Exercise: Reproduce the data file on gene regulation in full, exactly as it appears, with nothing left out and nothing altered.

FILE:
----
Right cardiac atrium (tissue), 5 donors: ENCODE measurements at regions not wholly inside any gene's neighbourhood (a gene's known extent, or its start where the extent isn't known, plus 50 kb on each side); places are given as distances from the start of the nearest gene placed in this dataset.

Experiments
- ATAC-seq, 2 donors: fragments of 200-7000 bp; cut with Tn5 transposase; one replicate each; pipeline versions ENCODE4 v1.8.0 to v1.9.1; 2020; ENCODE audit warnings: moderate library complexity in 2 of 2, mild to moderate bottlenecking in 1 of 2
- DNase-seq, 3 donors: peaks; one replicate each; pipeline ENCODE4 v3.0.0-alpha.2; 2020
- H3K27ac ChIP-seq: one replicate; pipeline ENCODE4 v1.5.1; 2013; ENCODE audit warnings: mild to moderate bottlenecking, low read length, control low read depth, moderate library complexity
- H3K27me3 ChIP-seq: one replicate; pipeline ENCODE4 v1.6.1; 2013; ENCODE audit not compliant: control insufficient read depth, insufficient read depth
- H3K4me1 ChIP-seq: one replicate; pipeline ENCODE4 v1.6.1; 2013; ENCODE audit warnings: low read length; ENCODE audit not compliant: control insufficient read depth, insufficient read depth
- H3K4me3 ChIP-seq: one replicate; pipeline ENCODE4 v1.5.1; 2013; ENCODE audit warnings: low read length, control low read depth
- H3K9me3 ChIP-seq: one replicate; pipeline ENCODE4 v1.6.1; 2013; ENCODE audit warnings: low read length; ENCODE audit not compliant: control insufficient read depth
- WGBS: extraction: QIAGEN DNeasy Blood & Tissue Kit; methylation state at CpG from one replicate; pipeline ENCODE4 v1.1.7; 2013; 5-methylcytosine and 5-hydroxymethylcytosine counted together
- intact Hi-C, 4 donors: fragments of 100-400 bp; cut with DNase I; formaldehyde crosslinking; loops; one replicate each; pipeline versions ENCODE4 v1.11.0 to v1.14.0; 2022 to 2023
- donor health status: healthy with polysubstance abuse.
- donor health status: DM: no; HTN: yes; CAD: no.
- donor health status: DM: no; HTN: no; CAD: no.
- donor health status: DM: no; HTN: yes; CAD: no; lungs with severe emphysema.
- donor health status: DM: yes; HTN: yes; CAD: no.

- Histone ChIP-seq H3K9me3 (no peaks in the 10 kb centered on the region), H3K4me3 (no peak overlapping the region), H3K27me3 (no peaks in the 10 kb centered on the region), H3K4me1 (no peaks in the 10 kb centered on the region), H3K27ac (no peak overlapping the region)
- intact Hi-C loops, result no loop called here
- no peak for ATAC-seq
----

Right cardiac atrium (tissue), 5 donors: ENCODE measurements at regions not wholly inside any gene's neighbourhood (a gene's known extent, or its start where the extent isn't known, plus 50 kb on each side); places are given as distances from the start of the nearest gene placed in this dataset.

Experiments
- ATAC-seq, 2 donors: fragments of 200-7000 bp; cut with Tn5 transposase; one replicate each; pipeline versions ENCODE4 v1.8.0 to v1.9.1; 2020; ENCODE audit warnings: moderate library complexity in 2 of 2, mild to moderate bottlenecking in 1 of 2
- DNase-seq, 3 donors: peaks; one replicate each; pipeline ENCODE4 v3.0.0-alpha.2; 2020
- H3K27ac ChIP-seq: one replicate; pipeline ENCODE4 v1.5.1; 2013; ENCODE audit warnings: mild to moderate bottlenecking, low read length, control low read depth, moderate library complexity
- H3K27me3 ChIP-seq: one replicate; pipeline ENCODE4 v1.6.1; 2013; ENCODE audit not compliant: control insufficient read depth, insufficient read depth
- H3K4me1 ChIP-seq: one replicate; pipeline ENCODE4 v1.6.1; 2013; ENCODE audit warnings: low read length; ENCODE audit not compliant: control insufficient read depth, insufficient read depth
- H3K4me3 ChIP-seq: one replicate; pipeline ENCODE4 v1.5.1; 2013; ENCODE audit warnings: low read length, control low read depth
- H3K9me3 ChIP-seq: one replicate; pipeline ENCODE4 v1.6.1; 2013; ENCODE audit warnings: low read length; ENCODE audit not compliant: control insufficient read depth
- WGBS: extraction: QIAGEN DNeasy Blood & Tissue Kit; methylation state at CpG from one replicate; pipeline ENCODE4 v1.1.7; 2013; 5-methylcytosine and 5-hydroxymethylcytosine counted together
- intact Hi-C, 4 donors: fragments of 100-400 bp; cut with DNase I; formaldehyde crosslinking; loops; one replicate each; pipeline versions ENCODE4 v1.11.0 to v1.14.0; 2022 to 2023
- donor health status: healthy with polysubstance abuse.
- donor health status: DM: no; HTN: yes; CAD: no.
- donor health status: DM: no; HTN: no; CAD: no.
- donor health status: DM: no; HTN: yes; CAD: no; lungs with severe emphysema.
- donor health status: DM: yes; HTN: yes; CAD: no.

- Histone ChIP-seq H3K9me3 (no peaks in the 10 kb centered on the region), H3K4me3 (no peak overlapping the region), H3K27me3 (no peaks in the 10 kb centered on the region), H3K4me1 (no peaks in the 10 kb centered on the region), H3K27ac (no peak overlapping the region)
- intact Hi-C loops, result no loop called here
- no peak for ATAC-seq